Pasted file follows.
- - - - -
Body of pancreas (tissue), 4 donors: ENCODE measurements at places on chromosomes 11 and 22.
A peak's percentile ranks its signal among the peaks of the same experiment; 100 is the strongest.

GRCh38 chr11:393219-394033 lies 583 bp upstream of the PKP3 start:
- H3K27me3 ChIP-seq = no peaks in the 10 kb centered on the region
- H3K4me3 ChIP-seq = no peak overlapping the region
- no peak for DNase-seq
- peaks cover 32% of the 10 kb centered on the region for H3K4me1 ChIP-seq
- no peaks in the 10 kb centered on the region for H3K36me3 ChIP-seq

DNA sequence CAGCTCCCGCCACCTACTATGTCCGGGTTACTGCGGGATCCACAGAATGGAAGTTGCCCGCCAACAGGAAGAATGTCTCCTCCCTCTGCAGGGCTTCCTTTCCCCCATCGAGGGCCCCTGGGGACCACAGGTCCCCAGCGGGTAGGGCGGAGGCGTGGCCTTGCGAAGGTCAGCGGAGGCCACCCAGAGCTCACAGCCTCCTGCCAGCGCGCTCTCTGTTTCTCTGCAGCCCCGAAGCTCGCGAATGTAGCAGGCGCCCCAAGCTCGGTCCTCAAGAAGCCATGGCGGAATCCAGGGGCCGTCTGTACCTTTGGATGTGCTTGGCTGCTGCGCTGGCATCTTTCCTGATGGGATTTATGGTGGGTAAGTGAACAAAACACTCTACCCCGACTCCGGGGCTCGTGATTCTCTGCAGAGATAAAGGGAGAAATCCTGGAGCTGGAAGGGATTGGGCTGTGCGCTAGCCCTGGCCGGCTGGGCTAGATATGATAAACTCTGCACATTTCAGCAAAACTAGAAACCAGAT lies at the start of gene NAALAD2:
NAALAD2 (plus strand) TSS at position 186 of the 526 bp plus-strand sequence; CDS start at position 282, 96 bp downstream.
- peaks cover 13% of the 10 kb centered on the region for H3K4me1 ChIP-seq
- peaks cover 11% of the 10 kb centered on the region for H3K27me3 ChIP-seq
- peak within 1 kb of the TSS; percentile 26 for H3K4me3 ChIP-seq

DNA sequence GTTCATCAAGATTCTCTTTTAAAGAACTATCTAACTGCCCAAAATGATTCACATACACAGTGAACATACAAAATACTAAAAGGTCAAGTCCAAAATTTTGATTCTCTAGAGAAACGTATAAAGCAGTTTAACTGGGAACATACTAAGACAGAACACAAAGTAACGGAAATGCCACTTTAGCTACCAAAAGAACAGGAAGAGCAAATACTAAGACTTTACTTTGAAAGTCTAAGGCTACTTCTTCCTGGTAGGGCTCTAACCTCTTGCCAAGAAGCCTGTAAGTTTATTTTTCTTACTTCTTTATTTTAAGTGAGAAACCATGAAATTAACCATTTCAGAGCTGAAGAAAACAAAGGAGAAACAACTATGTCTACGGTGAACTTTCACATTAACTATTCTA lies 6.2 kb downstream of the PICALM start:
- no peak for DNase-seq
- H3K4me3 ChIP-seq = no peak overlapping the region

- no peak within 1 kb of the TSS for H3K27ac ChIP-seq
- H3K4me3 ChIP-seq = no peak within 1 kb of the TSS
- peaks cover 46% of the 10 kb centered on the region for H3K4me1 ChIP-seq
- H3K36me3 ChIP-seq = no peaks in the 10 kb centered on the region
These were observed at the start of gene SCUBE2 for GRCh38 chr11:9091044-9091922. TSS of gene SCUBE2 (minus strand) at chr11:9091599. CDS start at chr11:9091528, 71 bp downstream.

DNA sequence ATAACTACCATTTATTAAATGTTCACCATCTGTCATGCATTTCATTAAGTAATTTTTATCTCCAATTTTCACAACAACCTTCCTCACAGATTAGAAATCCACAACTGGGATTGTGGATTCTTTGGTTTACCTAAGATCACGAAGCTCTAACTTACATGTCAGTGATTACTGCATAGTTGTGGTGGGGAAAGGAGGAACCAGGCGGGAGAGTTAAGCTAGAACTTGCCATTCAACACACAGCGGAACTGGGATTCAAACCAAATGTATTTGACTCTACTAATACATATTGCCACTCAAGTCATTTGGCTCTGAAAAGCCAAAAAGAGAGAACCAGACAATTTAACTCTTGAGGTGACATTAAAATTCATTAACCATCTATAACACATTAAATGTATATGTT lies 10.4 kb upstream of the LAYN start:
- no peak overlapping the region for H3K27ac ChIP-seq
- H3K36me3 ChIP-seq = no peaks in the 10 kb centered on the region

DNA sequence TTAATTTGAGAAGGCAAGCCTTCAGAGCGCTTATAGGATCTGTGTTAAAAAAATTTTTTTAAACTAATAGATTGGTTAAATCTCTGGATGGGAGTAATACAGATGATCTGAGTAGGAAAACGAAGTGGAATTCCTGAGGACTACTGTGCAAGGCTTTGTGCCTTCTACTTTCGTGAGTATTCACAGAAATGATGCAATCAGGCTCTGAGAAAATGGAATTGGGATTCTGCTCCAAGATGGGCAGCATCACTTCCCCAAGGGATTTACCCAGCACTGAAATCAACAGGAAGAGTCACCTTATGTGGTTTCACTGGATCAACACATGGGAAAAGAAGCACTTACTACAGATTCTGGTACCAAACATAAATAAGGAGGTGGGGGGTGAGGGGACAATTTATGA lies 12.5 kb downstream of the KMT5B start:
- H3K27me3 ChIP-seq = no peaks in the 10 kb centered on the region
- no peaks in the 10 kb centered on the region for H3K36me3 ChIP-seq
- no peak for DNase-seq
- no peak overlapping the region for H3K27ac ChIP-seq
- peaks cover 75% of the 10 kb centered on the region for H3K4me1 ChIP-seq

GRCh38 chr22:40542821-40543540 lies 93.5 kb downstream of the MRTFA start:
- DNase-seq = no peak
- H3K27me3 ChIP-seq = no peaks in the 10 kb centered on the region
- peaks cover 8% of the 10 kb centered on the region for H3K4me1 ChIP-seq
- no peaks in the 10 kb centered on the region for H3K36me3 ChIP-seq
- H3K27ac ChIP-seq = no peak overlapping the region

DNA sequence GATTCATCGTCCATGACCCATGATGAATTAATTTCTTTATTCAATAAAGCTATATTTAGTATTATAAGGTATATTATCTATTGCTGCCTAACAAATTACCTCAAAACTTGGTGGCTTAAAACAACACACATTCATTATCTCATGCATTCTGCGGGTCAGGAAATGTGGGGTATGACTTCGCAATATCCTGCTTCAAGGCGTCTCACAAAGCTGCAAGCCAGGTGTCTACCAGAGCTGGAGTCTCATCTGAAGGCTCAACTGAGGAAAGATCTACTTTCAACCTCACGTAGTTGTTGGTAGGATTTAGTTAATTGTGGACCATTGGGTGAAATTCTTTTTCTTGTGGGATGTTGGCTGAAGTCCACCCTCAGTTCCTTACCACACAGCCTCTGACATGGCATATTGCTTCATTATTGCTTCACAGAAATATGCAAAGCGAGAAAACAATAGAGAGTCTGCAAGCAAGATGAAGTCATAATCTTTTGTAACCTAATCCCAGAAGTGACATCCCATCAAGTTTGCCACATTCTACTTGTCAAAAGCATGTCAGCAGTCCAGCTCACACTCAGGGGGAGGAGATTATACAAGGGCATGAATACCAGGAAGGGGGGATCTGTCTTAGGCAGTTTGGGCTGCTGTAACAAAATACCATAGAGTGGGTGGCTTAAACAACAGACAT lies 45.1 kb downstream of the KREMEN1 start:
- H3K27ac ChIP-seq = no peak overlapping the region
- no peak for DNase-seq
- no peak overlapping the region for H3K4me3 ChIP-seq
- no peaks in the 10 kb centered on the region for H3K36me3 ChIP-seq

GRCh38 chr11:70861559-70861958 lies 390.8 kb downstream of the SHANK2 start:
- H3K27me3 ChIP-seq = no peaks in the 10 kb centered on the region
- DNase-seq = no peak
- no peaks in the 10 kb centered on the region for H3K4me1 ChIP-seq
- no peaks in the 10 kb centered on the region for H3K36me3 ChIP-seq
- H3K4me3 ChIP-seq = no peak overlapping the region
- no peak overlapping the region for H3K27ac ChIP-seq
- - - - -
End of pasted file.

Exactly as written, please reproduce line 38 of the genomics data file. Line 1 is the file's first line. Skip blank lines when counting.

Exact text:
- H3K27ac ChIP-seq = no peak overlapping the region